hello this is coach tim campsall and i’m your host for the self made is a myth make a difference together show where we’re talking with successful business owners to hear their stories of the journey to building their business and because we know that success in business isn’t something that we can do on our own we recognize the folks who have helped us to excel today i’m excited to have a fellow business owner uh with us today from michigan my guest played professional hockey and has multiple patents he loves paddle boarding and is most proud of the family and life that he’s built it’s my pleasure to welcome eric to the show today hello eric hi tim how are you i am awesome thank you for asking well let’s jump in i’m going to have you start by introducing yourself and tell us a little bit of your personal story like where you were born where you live and about your family yeah um well first of all thanks for having me um so my name is eric i have been in uh well i come from naperville illinois uh moved all over uh my kids uh laugh at me because uh when they ask where they’re from uh i’ve got five kids and i think they were born in three different states i’ve moved everywhere from from southern texas to oregon to different places in indiana illinois and michigan uh and and a small stop in memphis uh a lot of those thoughts were due to hockey uh i played college hockey and into the minors and and then from there that kind of ramped up uh my uh my corporate career and as i got into sporting goods um made the transition from hockey to a hockey company um and uh got into product manager role and and then from there uh you know there to now just a a couple uh a couple key learning experiences and corporate jobs along the way that that got me to starting my own business and then uh having ownership and and managing partner in in two businesses so um that’s kind of where where i’m at awesome and uh introduce us to your wife yeah so um my family i’ve got a wife we’re going on 15 years married her name is jenny uh i’ve got five kids ranging from 12 to a year and a half a mix of boys and girls so i get get the great mix and um fortunately uh three are at the age where they can start playing hockey and uh so i’m running back and forth to the rink now wonderful so tell us a funny story that your family likes to share about you that uh that you’d be willing to to share today yeah so um you know conceptually i started my outdoor games business probably you know seven years ago um i didn’t actually start it until two years ago um but uh the funny thing about all that is um you know my my uh wife’s family um you know and and uh our family we we weren’t naturally um big outdoor games people uh so at our big family parties and stuff like that you know it wasn’t uh it wasn’t natural for the the group of us all to play so i never put them out and so they they joke with me that i own two outdoor games companies um and so finally um you know when the weather got nice this year that first family party there was a plethora of games for everyone to enjoy fantastic so you get some free market research well you know what um i actually use my kids all the time to market test um because kids can break anything and they can fast so when it comes to a quality uh and durability standpoint they’re the best testers out there right that’s awesome so eric tell us how did the business come about and at what point did you have the confidence that you could run your own business um yeah so great questions um i was at uh i was early on i think i was in my second stop in my corporate career um and i was managing some indoor and outdoor games categories um and and the company that i was working for wanted to enter um that tailgating space with corn hole and and everything um and they didn’t want to play in that category at a price point level they wanted to carve out their own little niche and and so basically you know i had to go out there and create uh well we looked at licensing and we looked at creating our own ultimately creating our own one out um just with with cost structure and everything um and so then i went forward with our creative team and and um an outside designer and um built a product assortment and brand from scratch um and uh really enjoyed that process enjoyed the i enjoy the outdoor uh lifestyle uh that came with the brands and um so you know it always sat in the back of my mind um in one day um you know i had moved on from that company and um noticed that you know it was basically just a retail brand at that point and the lifestyle aspect of it kind of fell off the social media fell off the website kind of fell off but the product was still out there um and uh you know i took my my learnings and and was like you know what um i think i think there is still an opportunity in this category for this to be done uh the way that i had envisioned and not just a retail brand but an actual lifestyle brand and and so that’s when i s that’s when i i decided um i was gonna give it a go um now the part of the question with when was i ready um i wasn’t ready yet at the point where i knew someday i would do it um and i still had to acquire uh knowledge in order for me to go out on my own and take the risk um at a certain point i was ready mentally to do it and i was doing it on the side uh you know i had a day job uh covet hit and man that sent me straight into this was my full-time job and um and that you know i haven’t looked back so that’s awesome so tell us a little bit more about both your companies so um the first company that i started um is ilikai outdoor and that’s a an all-inclusive outdoor games company um you know we uh this christmas we’re going to be launching another nine products we just launched two more uh this last month um and it’s it’s focused on outdoor living how do we how do we provide quality products that people can use at any event uh feel proud of and um you know the biggest thing for me was um there’s there’s a lot of um there’s a lot of games out there um and most times at gatherings or whatever they’re they’re kind of off to the side this allows um you know our our goal in this is for these games to become um

conversation starters um so like our staple products have like uh their hand poured resin uh epoxy resin mixed in and live edge wood and and our whole goal is for them to be you know to to be social um and and to allow people to come together and make memories um the other uh the other company is the american cornhole association um and roundabout story when i started illikai um my uh the manufacturing partner partner put me in touch with um the american cornhole association and um you know it was it was a natural fit that that we’d be a part of things because cornhole is is a part of elokai um and obviously that’s everything in the association um so those those are the two uh the two two different businesses and um it’s really fun to see them you know play together in some regard and then you know we have to keep them separate another other regard but it’s really fun to see how we can you know you take one hat off and put on the other so uh that that’s gotta at times be a little challenging to be able to to to manage both companies how do you how do you handle that um well it’s nothing new um and this is why you know um i think when when i was ready to do it i was ready to do it because um at all of the i would say all but maybe one or two of the companies i’ve worked for i’ve managed multiple brands and in some cases up to 13 brands that i had to manage all at once and keep straight and and positioned differently and and so this is my career i’ve been doing this um and so um to me it’s relatively easy the harder part in that is training the people that haven’t done that sure yeah because you know the language you use with consumers is different how you speak to them is different um the the areas of focus vary right between brand and um so that’s been been more of the fun stuff is is seeing other people go through it for the first time too awesome so eric share a story where someone pushed you or inspired you that you could do it even though maybe you didn’t think you could and the impact they had on you yeah well so the the first person that comes to mind um was um a manager that i had um dave corwin um he gave me insight that um i still carry with me today um and i try and teach uh to to anyone that’s on my team um and that is um you know you gather if a decision has to be made make it don’t wait on it take the information gather the information that that’s at hand and make a decision because oftentimes if you don’t make a decision that has more of a negative impact on your business then even if you make the wrong decision right which inevitably you will right i mean right make the right decision all the time um but if you don’t make it you you sometimes can hurt your business way more than help it um so that that’s the first piece um is you know he gave me the confidence in making decisions and he allowed me very young in my career to make some big decisions um for on behalf of the the business and and the department that i was in um and that i mean it’s invaluable um i couldn’t thank him more for that um i think the other um the other aspects of um you know in my current businesses my partners who have owned their own businesses for you know 20 plus years um knowing that that i haven’t owned my own business before and but that my experience uh within the corporate you know they allow me to to run and manage this um without uh you know uh a ton of questions without um you know any sort of distrust um and uh you know tim you and i have talked about it before i think the key there is just having aligned values knowing that that you have the right the right goals in in mind and that you’re you’re going to operate under the same kind of uh premise right with with the people and everything and um so that you know my current partner is just allowing me to to do what i know and and to trust that that um that i got it i think is is invaluable yeah yeah i i like what you said earlier about you know being willing to make decisions even if they they turn out to be wrong decisions like too many business owners will kind of sit on the fence right and over analyze or analysis paralysis right and and not end up making a decision and and miss out on a big opportunity and um and so i like what you’re saying about you know it’s kind of like fail forward like make a decision if it’s wrong it’s okay you’re gonna learn from it course correct and and keep going right correct yeah i mean what’s what’s worst case scenario i mean depending on the situation you could be out some money um but hopefully you’re not risking all of it sure um but the worst case scenario at the end of the day is you’ve learned something yeah um period and and you won’t make the same mistake twice um and and you can implement the learnings back into the business but um in this day and age with you know privacy changes and digital changes and algorithms and in different uh channels um if you’re not trying new things and making decisions on a daily basis to push your business forward you’re going to get left behind yeah yeah our founder says uh something along the lines of you’re either growing or you’re dying right so if you’re not taking chances and you’re not right reinventing the wheel if you’re not you know moving the business forward there’s no real such thing as status quo right right it used to be long time ago but now it doesn’t exist right if your status quo you’re actually dying because your competitors are moving forward yeah yeah i just um i read uh an article just yesterday um along the similar lines where they were they were talking to franchise owners and it was like you know if you only buy into one territory or one franchise one office you’ve just bought yourself a job if you buy in with multiple now you’ve now you’ve got a an income stream that allows you to reinvest plus live off of um and so you know it’s it’s just one of those things where sometimes you do have to invest in yourself and and make those decisions to to move forward you know so eric what’s your biggest learning as a business owner um well i think um you know uh learning uh the the gear shifters right within business um you know obviously working in the corporate field a lot of the corporations i’ve worked with you know you have some you have a lot more uh leeway in terms of cash flow right because they’re established business um when you’re doing it on your own if you don’t know your financials um it could be detrimental um and um and so you know it’s that balancing of going fast to grow a business um while still under control yeah right and and being able to to shift gears as you see fit both up and down um so that way you’re you know you’re you’re driving your cash flow the right way yeah um marcus from the show the prophet he says if you don’t know your numbers you don’t know your business correct yeah and to your point right if if you don’t know the impact of a decision that you’re about to make and you know what’s that’s going to do for your cash flow it could be you know hugely detrimental to the business so yeah well and and i i definitely think um you know for for those business owners out there that you know um don’t look at financials and everything there are so many different levers to pull um i think that that can make you profitable or more profitable in a month if you’re looking at your numbers regularly yes yeah you know i think you know i i look at my numbers every day um most of the businesses when i was at the executive level in the corporate landscape we looked at our uh our numbers both on a daily and weekly basis uh and then monthly quarterly i mean we you know you you slice and dice it every which way but if you and that’s where i learned the importance of of looking at that because there are things you can do to positively impact things without hurting the business yeah um you know um so knowing your financials is critical yeah i like what you said about when you when you break it down and you look at them it gives you opportunity to a whole bunch of different areas that you can impact profit so um you know just to illustrate that a little bit more for the folks listening is we break profit down into you know at least 350 strategies right in terms of here are things that have worked across the board with all of our different clients and you know just pick pick two or three right in each of the five different categories and implement those over the next uh two or three months and right and lit every little change you make every 10 adjustment that you make to different areas of the business has a multiplier effect right so it all starts to your point eric right you’ve got to know your numbers in order to know where to make those adjustments and and to track and see if those adjustments are having an impact to the overall business yeah exactly i mean i you know i’ve been a part of of some uh some companies that that didn’t know their financials when they finally dug into them you know um some of the owners weren’t on the same page um some um and and just because you get uh sometimes you take home money at the end of the year on taxes does not mean you’re profitable um and and i mean that that’s that’s a an example of like know your numbers um because just because um you know you you take a cash distribution or something right to lower your taxes does not mean you’re profitable um and and um you know i had one owner tell me what do you mean i’m not profitable when i was helping them with build that build a budget and financial model and um you know it was a surprise and they uncovered that they were you know hundreds of thousand dollars in debt and and you weren’t talking wow so it’s so important to have good communication and um and to know your numbers i mean it’s the most critical thing i think couldn’t agree with you more so eric we know that business doesn’t business success doesn’t happen in isolation so tell us about one of your biggest challenges during the your your your years as a business owner and maybe a fellow business owner or a colleague that came alongside you and helped you get through that yeah so well so um i would say um you know it wasn’t always my plan to partner with people um and and to do it um you know my original plan was to uh build elokai from the ground up uh manage it uh on the side and uh of day-to-day work um and i happened to be kayaking and fishing alongside a river in oregon with my family when we lived in in the portland area and met a fellow business owner uh or at that time not a fellow business when i was in the corporate world um and and he um uh he owns a successful business and dental practice and and um you know one of the things that he told me was um you know the really successful uh folks that he’s encountered have partnered with somebody because their skill set offsets something that they’re deficient in and then that allows them time to free up to continue to uh develop businesses or reinvest time in other places because now they they’re two or three or four people you know pulling up the bottom right yeah um and so um i would say that you know that impacted me to to say you know what um you know 40 of something or 30 of something or seventy percent of something um when it’s bigger and you have more balance and time to do other things that you love is more valuable than a hundred percent of something um especially you know depending on the the strengths of your partners and what they’re bringing to the table i mean it could be massively uh impactful yeah and so you know i would say that’s that’s where um when i sought out after partners you know i knew i was always going to have partners i have a large family and i want to spend time with them and so you know i looked for partners that had strengths in other areas i didn’t need somebody with the exact background that i have um i need somebody in manufacturing and you know the other side of the business that i don’t have as a core strength right um and so it was it was super impactful from that standpoint so um you know it’s it’s why i’m where i’m at uh with with on my own as a business owner and with um you know a brand that’s picking up steam and getting noticed and and everything like that you mentioned it earlier i think it’s important to to reinforce it here is that um partners just for the sake of partners is not you know necessarily going to be successful so you know as folks listening to this are exploring partnerships you want to make sure that you’ve got similar values and beliefs right to the folks that you’re partnering with because you know there’s going to be some tough decisions that need to be made in business right and some some gray decisions that are going to be made and you need to know at the end of the day that you’re fundamentally aligned right to the folks that you’re partnering with because you know when we bring in an opposite as eric mentioned right we’re going to rub each other you know and and you know they’re going to have a different perspective and a different opinion you know that’s why it’s a benefit but it also can be a friction right during challenging times and and so you want to make sure that you’ve got people who you who you know got your back right who know have the same values and the beliefs that you do so that you can you know trust and respect each other’s opinion so eric i know we’ve talked before it sounds like you’ve been able to find that for yourself is that a fair uh yeah i think you know um i think there were things as a business owner that that i’m still learning um that i’m thankful that my partners put in place early on right um within the the legal agreements and everything like that like you know knowing who has the final say and what is so important because like you said you’re not always going to agree especially if somebody has a perspective that’s different than yours and sometimes that’s an impasse so you need to know from a you know a structural standpoint who’s got that final say and you got to respect it right yeah because you signed an agreement that says hey you know when it comes to um you know an uh decision so and so has the final say but input’s needed and you know that stuff right but um you know things that i would not have thought of now i almost got into a partnership that probably would have not been uh i would not be where i’m at um and um you know i think it came back to values and uh it came back to communication um and um luckily you know that wasn’t the path that i was meant to go down um and and i was able to to see it soon enough um and you know tim you and i have talked about it before that courting process is so important to learn um about one another because you’re still it’s almost like an interview right and everyone’s on their best behavior everyone’s making great things um but it’s really important to get to know a potential partner and how they conduct business if you can prior to that yeah you know unless unless they’re just you know helping with funding and they’re a silent partner and that’s how you have it structured right um you know so there’s a ton of different ways to do it but but you do want to make sure that you go through some sort of vetting process and then you build a pretty comprehensive structure and agreement around the interaction on a day-to-day basis yeah our subconscious will attract our opposite right you hear that a lot in marriages right that that people marry marry their opposite it’s true with business partnerships as well because our subconscious knows what we’re lacking where we’re lacking or where you know different perspectives that we need but to your point right if we’re not if we’re not aware of that and right and we just you know get married overnight right and we don’t we don’t also think through right are we compatible right do we have the same life uh goals or or um vision for the organization are we do we have a similar morality level and and you know are we gonna make do are we going to align on what’s the right thing to do then it can it can be just like you know a marriage where you know people who rush into that right end up having significant challenges and and it’s not as as joyful as it could be for versus those who have taken their time to make sure it was the right fit yeah exactly yeah um i mean you know comparing it to marriage and growing with people and and um you know communication is key in that values is is key in that to make it work long-term and the last thing you want to do is get into a partnership and be miserable and know that your you know your savings or your uh your assets or however you structure your deal right which million ways to structure all that’s on the line yeah um and so you can’t just walk away unless unless you can come to some sort of deal to walk away but um you know you got to figure it out um and and you know people people in business that’s that’s one of the challenges of businesses is people and managing people and managing relationships and and managing um you know uh different communication styles and and everything like that um you know it’s um it’s just it’s imperative that you have those skills that can manage different uh different situations and different people yeah you you mentioned at you know signing the the contract up front and maybe it right not really making as much sense then as it did now and you know he for again for everyone listening right if we’re level-headed right it’s much easier to sign an agreement of what happens when we break up versus when we’re we don’t like the other person and we’re in the midst of potentially breaking up you know you’re not going to have to be able to sign a a reasonable contract at that point so much better do it when you don’t think you need it yes exactly well and um i mean things do evolve with the business right where you know responsibilities shift and everything there and and having a legal agreement in place is not a distrust thing it’s a clarity thing yeah um and and clarity uh makes for a um more often times it adds to a recipe for a good day when things are clear right um better communication better responsibility line of sight to goals um you know clarity is is so much um yes that’s all you’re doing is you’re creating clarity it’s not a distrust thing it’s not a you know um uh you know what if thing it’s uh this is how you operate and this is it’s clear yeah you know yeah very fair so eric if i asked you to pick three people in your business journey um as an owner that you are most grateful for being there uh that have contributed to your business growth who are those three people and how they help you um so hard um okay so the first one i would say is my wife jenny right um being able to encourage bounce things off of um be on board with taking a risk um right um the other um i would say i’m gonna group some people together so my corporate life which gave me the skills and and the knowledge to be able to go out on my own uh you know like uh i was saying dave earlier you know taught me how to make decisions right um you know learning the financials and having to report them out to board of directors and you know publicly traded companies and and presidents of non-public companies and all that stuff um along the way just managing people right um i had one situation where you know uh it was a large corporation and and i i could not let somebody go who’s being disrespectful to me not listening to me as i was managing and i am so thankful for that because it allowed me to learn managing people and and me in order to get through and motivate which was so key along the way um and then again you know i kind of touched on it earlier i would say that third grouping are my current set of partners right that trust uh that have the same values that allow me to do what i i i know how to do um and then you know to rely on them for the things that they know how to do um so i you know those are kind of the sections right your family support and then i think my corporate life and then and then now my business owner life and and how all that intersects i i i really couldn’t choose um three because way more people have been and and goes to the conversation right like you can’t do this on your own like at some point whether it’s education you know if you start a business in high school somebody somebody helped you what maybe it was your dad when went and helped you buy your first lawnmower for a commercial lawn mowing or whatever like i mean somebody has helped you along the way um you know you’re never fully alone in in what you’re doing you mentioned your your wife as your number one i would say that for myself as well um there’s a lot of you know ups and downs in running a business right you mentioned there’s a lot of risk in it the first couple years are incredibly challenging to get things working and it’s just amazing to have somebody right on your side who’s got your back right can give you that encouragement and motivation and support and i just keep you know keep affirming us that you know we’re we’re doing what we’re meant to do and to hang in there well and and i know with my wife it’s it’s also it’s it’s not only that support but it’s also the challenge right of of doing the right thing you know she’s not a business um minded person um she’s more like psychology and and thinking through things so i get a totally different perspective to where she challenges me to make sure that that i’m doing everything i can um and and doing the right things and and everything there so it’s kind of the balance of keeping me you know um you know supported and moving forward and and she’s got my back but also you know checking me where where maybe um i’ve lost sight of something right or uh or i could have handled something differently or said it a different way she’s she’s my you know my checkpoint on that yeah that’s awesome so eric as you think about the next three to five years and um what are the biggest challenges that you’re going to face to reach your goals and who are the types of people you’re going to need to help you overcome those challenges yeah i also um you know in terms of of the next three to five years i think one of the biggest challenges that that we’re gonna find um in my two businesses is um you know your your path and the opportunity picking the right opportunities in order for the businesses to grow the right way um you know seeing seeing the opportunities that maybe are great opportunities but not right now opportunities right um you know i’ve got a licensing opportunity for elokai that would be massive um but you know i don’t know that it’s the right time which is super unfortunate and sad because i love this other brand um you know so um you know the the checks and balances and and the partners that that i currently have um you know just balancing things off of them um you know i also think um other challenges you know i i don’t plan on stopping with two companies um i i want to continue to grow our um direct to consumer brands and and our consumer product brands um and and there’s opportunity to um you know i’ve got got tons of ideas and and category research that that will allow us to get into some other um sporting good categories um and you know it’s gonna take partners to get on board with those because because it’s gonna utilize resources it’s gonna utilize funding um and um so that those are three to five years all of that’s realistic um and and all decisions that are going to have to be made that’s awesome you you mentioned lots of ideas i i in your intro i mentioned that you’ve got a number of patents are they all within this this space um no so i’ve got a couple um in um in other sporting good categories and so hockey um pickleball um i’ve got uh what else is it in uh oh uh rifle scopes uh we’ve got uh we’ve got a patent in that um and uh and so yeah i i don’t plan on uh we’ve got one one of them is in cornhole uh it’s a it’s a bag um a certain bag design um that we put under the american cornhole association um and um you know just there’s there’s a bunch of other i mean you know if you’ve ever come across people or you yourself invented anything um to decide to patent something um is a very carefully decided thing right because sometimes you just want to be first to market uh and and you’ll get more bang for your buck doing that right because it’s really hard to um to patent and protect right because um you know i know in my corporate life you know we would sit there and we’d look at it if we really wanted to get into a space and there was a patent there we would look at all right how do we get around this yep how are how are the claims structured um and um in some cases it’s easy yeah and in other cases it’s really hard they’ve done a really good job with their patent um and and it varies uh you know by product um so like i we just launched a product under elokai that if i was with a big corporation i would have patented it um but uh under elokai and with the amount of dollars um knowing that it’s not going to be it’s not one of our number one or number two products um it was just worth it to get it out there uh to the public as the original right um so yeah it’s a i know we uh you know it’s always cool to say you invented or you have a patent but in some cases it is a waste of money unfortunately uh that is the reality of it because other people have money to get around then indeed so jim rohn said we become the average of the five people we spend the most time with so eric as you think about that what advice would you have for business owners who are trying to do it on their own um i mean kudos kudos to you um that is it’s hard work um and um you know i would just say you know if you are doing it on your own surround yourself with a good support staff somebody that can can check and balance you if you have a group of friends that are also business owners and without giving up equity you can do coffee once every month once every two weeks just to bounce ideas off of you you want uh business-minded support um and you know uh it’s always good like i’ve i’ve joined groups before where it’s been like you know for coffee and one guy’s you know a marketing guy one guy’s a sales guy you know or whatever right and you just bounce ideas off of one another but um having having that support um and sounding bored is is important and if you don’t have it um you know read lots uh there’s lots of good articles out there um you know you don’t have to do it 100 alone right whether it’s whether it’s um podcasts or like yours tim i mean whether it’s um reading articles um or or um you know find a mentor if you can just one person to have lunch with or coffee invite somebody out pick their brain and and uh you know um say thank you and and uh and try and implement things to push your business forward technology i love what you say because technology’s made it’s almost eliminated any excuse for not having a mentor because we can read a book right and that can be our mentor if we don’t like reading we can listen to an audio book right or we can watch a youtube video or a pod listen to a podcast so that there really is no excuse for not having you know those five people in our life right even if it’s not physical people or people that we know it can be you know successful business owners who are sharing their value with others and uh and we’re able to take advantage of that through a book or a video yeah right um partners doesn’t mean you’re giving up equity yeah right um it doesn’t mean that at all um in some cases maybe it’s totally worth it too in other cases it it could just be you know again a sounding board support um and whatever um you know doing business kind of together and and bouncing things off but it doesn’t it doesn’t mean equity it doesn’t mean you give up any part of your business uh it just means that you’re continuing your education around your business right that’s all and i liked what you said earlier about you know staying in your lane in terms of what your expertise is so there’s there’s outsourced opportunities as well right where you’re not giving up uh equity you’re just paying whether that be an outsourced cfo right or outsourced hr services or payroll or marketing like there’s lots of marketing there’s i mean um you know there’s certifications out there that you yourself can get and that just allows you to have support um so you know partnerships are bigger than just business owners yeah and you know i think if you open up open up to someone to help right you just have to be open to to help in any way yeah and you got partner you know yeah awesome so eric sounds like you’ve been blessed with some incredible people who have helped you on your journey if they were all on the show here today what would you want to say to them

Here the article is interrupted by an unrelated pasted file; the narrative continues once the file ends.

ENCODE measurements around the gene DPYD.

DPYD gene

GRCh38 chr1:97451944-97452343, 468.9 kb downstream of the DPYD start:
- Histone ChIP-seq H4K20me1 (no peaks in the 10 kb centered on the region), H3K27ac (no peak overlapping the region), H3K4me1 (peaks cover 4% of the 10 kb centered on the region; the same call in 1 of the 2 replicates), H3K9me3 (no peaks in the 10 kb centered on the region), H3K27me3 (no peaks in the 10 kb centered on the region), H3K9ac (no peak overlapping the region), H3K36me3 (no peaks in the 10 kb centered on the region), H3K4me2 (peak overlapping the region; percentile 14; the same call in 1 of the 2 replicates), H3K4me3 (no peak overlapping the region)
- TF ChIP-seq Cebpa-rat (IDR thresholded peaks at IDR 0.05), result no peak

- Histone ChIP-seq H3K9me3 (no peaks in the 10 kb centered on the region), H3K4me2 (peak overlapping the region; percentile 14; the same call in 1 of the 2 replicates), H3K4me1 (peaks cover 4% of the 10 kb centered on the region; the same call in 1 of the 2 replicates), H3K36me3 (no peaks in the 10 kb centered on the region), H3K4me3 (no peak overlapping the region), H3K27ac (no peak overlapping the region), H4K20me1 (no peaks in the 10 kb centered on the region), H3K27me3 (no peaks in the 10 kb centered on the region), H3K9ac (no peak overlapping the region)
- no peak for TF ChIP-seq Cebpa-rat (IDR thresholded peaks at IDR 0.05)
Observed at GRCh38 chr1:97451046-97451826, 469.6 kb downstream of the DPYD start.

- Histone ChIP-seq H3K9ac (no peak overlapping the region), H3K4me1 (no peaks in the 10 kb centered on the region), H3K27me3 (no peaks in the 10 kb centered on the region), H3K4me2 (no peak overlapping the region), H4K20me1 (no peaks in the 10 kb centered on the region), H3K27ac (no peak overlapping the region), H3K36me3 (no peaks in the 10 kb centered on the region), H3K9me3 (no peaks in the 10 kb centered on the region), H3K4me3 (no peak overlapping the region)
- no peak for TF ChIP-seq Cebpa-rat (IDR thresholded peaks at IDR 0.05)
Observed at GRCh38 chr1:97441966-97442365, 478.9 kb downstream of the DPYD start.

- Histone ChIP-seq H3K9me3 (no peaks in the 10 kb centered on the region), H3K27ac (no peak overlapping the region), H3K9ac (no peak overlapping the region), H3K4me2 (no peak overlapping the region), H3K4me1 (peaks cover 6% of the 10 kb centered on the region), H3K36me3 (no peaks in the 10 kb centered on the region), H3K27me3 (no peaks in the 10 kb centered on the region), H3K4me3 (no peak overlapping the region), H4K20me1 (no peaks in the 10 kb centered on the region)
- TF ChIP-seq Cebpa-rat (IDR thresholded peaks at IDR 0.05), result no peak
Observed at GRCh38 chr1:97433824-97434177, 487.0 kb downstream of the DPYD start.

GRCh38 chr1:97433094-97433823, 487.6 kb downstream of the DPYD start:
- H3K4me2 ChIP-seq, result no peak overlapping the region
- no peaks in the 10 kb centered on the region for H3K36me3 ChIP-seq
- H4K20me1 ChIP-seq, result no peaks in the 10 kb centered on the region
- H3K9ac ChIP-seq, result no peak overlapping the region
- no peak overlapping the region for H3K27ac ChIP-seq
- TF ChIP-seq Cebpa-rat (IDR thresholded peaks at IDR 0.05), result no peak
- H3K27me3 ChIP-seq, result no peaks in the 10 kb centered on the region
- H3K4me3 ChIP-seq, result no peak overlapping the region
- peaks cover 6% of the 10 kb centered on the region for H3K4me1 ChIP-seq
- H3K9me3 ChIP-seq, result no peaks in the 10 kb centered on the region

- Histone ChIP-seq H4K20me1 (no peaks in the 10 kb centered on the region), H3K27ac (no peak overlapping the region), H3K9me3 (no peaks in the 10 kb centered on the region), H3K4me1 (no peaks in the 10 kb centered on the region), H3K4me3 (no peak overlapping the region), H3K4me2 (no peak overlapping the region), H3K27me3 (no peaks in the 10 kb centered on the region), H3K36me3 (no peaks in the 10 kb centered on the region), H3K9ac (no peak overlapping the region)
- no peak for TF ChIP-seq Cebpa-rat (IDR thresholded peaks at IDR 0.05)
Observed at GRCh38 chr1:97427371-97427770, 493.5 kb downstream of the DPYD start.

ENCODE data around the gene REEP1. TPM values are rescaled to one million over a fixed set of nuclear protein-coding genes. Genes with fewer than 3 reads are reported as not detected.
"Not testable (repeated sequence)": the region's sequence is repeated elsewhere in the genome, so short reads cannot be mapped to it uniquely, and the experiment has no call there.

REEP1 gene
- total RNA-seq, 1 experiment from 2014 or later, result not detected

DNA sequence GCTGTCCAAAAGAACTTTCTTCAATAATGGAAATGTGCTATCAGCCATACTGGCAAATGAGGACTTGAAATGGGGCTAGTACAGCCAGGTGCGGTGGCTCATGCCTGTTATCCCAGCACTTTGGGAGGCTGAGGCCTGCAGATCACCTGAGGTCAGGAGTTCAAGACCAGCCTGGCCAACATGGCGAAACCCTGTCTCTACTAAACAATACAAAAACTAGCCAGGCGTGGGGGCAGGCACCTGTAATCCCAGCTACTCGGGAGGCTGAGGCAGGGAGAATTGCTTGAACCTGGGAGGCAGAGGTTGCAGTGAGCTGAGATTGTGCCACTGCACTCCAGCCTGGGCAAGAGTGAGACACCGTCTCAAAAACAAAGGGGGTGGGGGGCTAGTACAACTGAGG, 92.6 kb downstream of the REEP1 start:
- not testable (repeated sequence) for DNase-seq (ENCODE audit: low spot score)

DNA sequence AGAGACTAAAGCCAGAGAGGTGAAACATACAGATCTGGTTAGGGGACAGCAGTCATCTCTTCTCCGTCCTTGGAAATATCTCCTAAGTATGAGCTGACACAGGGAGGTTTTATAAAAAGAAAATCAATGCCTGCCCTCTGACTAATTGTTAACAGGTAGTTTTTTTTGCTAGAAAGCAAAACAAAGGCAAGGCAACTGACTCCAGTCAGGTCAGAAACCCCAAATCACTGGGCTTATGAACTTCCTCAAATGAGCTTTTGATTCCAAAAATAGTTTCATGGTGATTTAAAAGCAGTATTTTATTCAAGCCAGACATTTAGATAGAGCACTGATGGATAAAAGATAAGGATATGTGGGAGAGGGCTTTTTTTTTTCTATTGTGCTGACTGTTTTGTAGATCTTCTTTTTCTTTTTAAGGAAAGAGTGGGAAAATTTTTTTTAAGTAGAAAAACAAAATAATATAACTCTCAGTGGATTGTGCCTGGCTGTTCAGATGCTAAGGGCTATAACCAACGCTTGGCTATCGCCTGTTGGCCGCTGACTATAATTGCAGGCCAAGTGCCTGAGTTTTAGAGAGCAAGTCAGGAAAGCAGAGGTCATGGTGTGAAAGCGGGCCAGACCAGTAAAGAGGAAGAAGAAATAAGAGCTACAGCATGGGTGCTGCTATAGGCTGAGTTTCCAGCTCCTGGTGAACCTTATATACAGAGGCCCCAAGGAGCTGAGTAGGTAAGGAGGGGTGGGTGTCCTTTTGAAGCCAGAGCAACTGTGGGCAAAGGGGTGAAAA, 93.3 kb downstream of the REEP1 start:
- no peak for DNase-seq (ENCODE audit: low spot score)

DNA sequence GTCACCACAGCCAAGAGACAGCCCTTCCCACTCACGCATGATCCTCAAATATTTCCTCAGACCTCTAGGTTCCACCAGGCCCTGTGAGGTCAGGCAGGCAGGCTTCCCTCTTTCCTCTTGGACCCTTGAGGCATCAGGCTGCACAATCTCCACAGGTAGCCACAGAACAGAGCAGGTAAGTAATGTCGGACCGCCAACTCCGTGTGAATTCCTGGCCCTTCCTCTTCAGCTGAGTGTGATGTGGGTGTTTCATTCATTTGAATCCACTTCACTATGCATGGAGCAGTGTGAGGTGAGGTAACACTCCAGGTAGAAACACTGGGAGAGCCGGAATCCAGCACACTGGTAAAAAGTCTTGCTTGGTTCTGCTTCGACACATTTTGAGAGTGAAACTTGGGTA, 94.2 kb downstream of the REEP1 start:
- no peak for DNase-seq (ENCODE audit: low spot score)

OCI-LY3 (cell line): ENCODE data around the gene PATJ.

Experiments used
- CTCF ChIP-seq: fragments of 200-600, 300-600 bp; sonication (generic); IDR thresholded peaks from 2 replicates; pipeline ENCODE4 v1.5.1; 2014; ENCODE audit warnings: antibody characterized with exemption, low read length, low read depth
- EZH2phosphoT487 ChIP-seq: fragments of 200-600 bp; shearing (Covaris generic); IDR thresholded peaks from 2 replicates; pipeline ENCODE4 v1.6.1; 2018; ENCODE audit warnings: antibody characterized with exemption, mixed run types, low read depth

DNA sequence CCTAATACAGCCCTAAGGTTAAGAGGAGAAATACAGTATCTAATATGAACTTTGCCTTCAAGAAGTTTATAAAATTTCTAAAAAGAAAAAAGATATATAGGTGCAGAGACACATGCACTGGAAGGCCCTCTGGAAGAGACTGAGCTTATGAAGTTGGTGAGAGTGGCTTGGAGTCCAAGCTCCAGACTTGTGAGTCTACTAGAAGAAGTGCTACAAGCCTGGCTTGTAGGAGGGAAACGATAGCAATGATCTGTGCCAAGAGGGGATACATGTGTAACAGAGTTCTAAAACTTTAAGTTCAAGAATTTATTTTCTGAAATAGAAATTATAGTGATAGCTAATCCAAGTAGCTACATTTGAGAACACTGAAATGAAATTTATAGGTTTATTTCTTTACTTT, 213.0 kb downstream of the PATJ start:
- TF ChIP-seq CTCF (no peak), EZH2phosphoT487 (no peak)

just uh just thank you um you know i’ve learned a lot from them hopefully hopefully they’ve been able to to learn some stuff from me um and and i’ve been able to help them and give back to them somehow um they’ve been uh you know a tremendous support and and these two businesses wouldn’t be there without them um at any level when i was in corporate these two businesses wouldn’t be here without the people that that gods put in my path um and um and my family uh i mean none of this would be possible without without a a higher level of path because i couldn’t write it i i’m not that smart that i could have been like i’m gonna move here and meet this guy or i’m

or i’m going to choose the manufacturer here and and they’re going to become part like you just can’t write that so um you know thank you for for making sure you know that you you keep me honest and and humble and um open to possibility awesome so eric it’s been a pleasure speaking with you today and i really appreciate having you on the show yeah thanks for having me tim it was awesome to everyone who tuned in thanks for listening to the self-made is a myth show with your host coach tim camsell be sure to help spread this movement by liking the show or it on your social media and to join our movement go to be mad together.com all right folks that’s a wrap make sure to pay it forward and i’ll see you all next time take care